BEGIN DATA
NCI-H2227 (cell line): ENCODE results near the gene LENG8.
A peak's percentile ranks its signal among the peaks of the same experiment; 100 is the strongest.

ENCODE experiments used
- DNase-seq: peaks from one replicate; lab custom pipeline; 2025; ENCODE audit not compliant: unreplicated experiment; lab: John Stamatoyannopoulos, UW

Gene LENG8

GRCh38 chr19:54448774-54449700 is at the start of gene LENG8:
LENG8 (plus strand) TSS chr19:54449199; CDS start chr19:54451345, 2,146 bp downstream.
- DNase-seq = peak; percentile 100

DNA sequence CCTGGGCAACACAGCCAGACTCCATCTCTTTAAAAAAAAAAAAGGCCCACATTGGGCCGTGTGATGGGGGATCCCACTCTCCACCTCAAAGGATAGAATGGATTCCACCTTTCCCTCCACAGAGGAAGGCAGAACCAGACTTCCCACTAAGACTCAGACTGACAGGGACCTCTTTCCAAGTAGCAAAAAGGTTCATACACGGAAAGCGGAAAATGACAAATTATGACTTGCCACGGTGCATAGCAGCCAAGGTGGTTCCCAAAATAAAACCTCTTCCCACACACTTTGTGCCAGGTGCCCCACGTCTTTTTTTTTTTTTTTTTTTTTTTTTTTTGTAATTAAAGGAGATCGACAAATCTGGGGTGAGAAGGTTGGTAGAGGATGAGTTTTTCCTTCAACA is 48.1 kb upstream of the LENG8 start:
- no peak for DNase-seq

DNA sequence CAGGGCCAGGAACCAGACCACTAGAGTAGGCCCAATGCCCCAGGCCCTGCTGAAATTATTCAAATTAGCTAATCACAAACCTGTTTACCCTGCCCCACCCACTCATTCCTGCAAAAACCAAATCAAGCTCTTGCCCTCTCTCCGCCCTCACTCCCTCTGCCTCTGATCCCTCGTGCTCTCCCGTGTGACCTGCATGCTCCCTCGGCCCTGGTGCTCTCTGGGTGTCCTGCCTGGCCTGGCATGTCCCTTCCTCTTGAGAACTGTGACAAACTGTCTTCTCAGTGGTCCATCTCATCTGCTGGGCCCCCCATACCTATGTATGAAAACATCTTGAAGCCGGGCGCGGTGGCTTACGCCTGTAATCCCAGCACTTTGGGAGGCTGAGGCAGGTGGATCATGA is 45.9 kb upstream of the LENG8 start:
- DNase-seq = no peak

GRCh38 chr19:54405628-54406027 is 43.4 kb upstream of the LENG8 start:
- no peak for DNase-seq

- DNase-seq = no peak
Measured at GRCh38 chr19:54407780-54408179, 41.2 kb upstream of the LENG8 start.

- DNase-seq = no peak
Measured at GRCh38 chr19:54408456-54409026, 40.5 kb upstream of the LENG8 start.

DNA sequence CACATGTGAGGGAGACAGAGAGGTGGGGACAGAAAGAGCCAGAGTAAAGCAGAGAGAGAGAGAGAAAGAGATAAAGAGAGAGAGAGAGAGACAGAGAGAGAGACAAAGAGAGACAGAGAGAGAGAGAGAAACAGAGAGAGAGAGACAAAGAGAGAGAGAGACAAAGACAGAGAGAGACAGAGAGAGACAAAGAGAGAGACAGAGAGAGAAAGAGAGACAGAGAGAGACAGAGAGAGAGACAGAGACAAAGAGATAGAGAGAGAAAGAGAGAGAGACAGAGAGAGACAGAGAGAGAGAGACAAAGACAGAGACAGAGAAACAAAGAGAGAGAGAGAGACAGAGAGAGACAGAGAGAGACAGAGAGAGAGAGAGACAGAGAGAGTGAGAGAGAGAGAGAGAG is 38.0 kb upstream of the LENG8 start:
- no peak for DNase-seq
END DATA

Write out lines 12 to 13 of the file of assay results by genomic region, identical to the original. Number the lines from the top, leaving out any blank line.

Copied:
- DNase-seq = no peak

GRCh38 chr19:54405628-54406027 is 43.4 kb upstream of the LENG8 start: